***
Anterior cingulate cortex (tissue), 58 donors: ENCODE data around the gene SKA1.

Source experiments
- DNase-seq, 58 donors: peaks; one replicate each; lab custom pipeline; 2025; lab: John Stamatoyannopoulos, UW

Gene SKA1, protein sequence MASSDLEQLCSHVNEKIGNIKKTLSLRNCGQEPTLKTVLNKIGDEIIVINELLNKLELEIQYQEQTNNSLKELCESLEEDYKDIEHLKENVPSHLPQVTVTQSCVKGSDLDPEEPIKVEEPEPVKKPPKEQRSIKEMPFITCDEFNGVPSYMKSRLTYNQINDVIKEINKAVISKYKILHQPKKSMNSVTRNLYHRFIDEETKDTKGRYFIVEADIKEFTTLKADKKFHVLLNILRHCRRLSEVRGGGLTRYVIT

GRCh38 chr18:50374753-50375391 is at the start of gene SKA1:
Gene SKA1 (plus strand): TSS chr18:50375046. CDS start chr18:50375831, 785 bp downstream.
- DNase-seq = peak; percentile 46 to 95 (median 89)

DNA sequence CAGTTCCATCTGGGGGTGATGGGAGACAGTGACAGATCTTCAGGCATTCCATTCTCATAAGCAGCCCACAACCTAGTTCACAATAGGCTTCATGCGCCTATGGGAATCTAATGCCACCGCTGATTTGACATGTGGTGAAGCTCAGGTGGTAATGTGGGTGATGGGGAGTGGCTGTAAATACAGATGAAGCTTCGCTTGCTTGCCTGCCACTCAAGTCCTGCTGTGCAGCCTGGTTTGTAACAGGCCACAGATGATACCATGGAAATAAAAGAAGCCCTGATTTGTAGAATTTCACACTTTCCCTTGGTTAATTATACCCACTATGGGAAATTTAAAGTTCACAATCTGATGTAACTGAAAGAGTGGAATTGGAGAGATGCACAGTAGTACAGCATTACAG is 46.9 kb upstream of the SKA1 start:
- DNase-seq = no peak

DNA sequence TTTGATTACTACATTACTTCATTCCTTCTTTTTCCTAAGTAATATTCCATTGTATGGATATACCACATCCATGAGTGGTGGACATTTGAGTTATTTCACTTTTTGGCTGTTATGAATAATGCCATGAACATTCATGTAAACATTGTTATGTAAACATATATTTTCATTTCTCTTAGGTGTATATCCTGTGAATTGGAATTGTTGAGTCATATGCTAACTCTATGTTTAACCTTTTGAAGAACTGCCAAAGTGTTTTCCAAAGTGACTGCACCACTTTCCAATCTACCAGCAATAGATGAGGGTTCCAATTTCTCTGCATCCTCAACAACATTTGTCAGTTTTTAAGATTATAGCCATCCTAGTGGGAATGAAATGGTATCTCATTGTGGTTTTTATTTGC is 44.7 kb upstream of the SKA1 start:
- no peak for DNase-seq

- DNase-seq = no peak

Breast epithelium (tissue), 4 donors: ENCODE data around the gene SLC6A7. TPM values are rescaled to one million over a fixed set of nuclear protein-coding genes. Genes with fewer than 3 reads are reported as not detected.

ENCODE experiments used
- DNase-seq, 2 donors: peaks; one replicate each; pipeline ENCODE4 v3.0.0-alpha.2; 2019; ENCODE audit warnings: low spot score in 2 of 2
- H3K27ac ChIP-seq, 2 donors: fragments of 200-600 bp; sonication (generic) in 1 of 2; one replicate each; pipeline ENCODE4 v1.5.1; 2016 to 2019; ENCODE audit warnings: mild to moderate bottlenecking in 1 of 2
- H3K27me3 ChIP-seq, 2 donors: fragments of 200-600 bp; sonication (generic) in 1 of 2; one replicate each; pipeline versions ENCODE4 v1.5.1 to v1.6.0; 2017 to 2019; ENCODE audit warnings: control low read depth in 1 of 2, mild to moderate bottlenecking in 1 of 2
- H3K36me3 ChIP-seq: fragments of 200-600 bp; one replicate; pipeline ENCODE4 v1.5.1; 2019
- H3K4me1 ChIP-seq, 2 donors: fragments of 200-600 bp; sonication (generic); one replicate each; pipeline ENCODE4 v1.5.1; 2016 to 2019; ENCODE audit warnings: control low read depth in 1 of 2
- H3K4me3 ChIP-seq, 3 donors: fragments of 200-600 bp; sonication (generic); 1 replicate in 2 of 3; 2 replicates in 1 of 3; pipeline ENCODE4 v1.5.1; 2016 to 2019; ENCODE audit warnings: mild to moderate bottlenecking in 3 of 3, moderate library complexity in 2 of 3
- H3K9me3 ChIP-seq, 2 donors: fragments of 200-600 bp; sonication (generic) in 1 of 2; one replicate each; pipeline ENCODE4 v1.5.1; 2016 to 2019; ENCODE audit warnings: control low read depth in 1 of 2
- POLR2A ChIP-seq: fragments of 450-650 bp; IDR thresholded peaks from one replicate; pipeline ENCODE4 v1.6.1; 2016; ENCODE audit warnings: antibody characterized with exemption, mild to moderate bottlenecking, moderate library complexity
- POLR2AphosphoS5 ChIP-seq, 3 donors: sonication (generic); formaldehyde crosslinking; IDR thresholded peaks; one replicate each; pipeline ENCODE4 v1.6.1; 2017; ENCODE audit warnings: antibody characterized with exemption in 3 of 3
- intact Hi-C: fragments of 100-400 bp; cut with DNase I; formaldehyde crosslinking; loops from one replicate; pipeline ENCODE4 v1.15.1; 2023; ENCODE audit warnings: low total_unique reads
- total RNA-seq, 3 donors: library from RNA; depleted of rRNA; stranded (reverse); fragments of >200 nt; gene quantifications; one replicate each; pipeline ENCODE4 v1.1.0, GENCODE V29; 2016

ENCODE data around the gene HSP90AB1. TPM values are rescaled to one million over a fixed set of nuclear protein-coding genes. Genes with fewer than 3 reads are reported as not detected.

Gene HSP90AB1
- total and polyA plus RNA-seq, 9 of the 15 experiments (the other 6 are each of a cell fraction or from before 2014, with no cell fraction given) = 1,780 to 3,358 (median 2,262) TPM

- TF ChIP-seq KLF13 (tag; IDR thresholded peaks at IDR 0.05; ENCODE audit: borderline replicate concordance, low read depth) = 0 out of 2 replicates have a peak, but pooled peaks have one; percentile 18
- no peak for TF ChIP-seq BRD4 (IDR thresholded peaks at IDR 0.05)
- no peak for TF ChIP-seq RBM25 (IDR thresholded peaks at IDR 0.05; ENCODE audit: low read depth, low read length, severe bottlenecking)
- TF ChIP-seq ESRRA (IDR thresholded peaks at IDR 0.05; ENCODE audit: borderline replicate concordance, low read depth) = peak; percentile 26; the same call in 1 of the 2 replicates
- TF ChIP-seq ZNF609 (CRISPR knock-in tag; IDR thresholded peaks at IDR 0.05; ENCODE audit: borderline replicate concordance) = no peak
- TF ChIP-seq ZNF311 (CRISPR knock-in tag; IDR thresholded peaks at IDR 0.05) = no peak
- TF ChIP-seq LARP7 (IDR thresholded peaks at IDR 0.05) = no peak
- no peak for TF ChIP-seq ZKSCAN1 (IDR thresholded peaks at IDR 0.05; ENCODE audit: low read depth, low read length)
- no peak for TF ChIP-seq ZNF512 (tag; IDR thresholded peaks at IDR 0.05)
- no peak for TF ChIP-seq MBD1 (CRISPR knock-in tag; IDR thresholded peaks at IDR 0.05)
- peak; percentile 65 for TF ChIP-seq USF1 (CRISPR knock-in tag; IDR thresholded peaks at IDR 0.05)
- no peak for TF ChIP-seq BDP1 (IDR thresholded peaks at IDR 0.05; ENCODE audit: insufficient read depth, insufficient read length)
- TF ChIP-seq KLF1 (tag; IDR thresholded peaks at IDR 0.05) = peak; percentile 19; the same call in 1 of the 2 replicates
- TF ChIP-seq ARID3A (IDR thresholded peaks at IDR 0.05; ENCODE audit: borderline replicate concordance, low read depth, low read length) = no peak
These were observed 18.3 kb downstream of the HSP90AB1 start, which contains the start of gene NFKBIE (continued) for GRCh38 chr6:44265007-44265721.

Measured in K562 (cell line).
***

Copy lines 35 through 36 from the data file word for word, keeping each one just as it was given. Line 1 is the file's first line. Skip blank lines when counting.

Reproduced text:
- TF ChIP-seq LARP7 (IDR thresholded peaks at IDR 0.05) = no peak
- no peak for TF ChIP-seq ZKSCAN1 (IDR thresholded peaks at IDR 0.05; ENCODE audit: low read depth, low read length)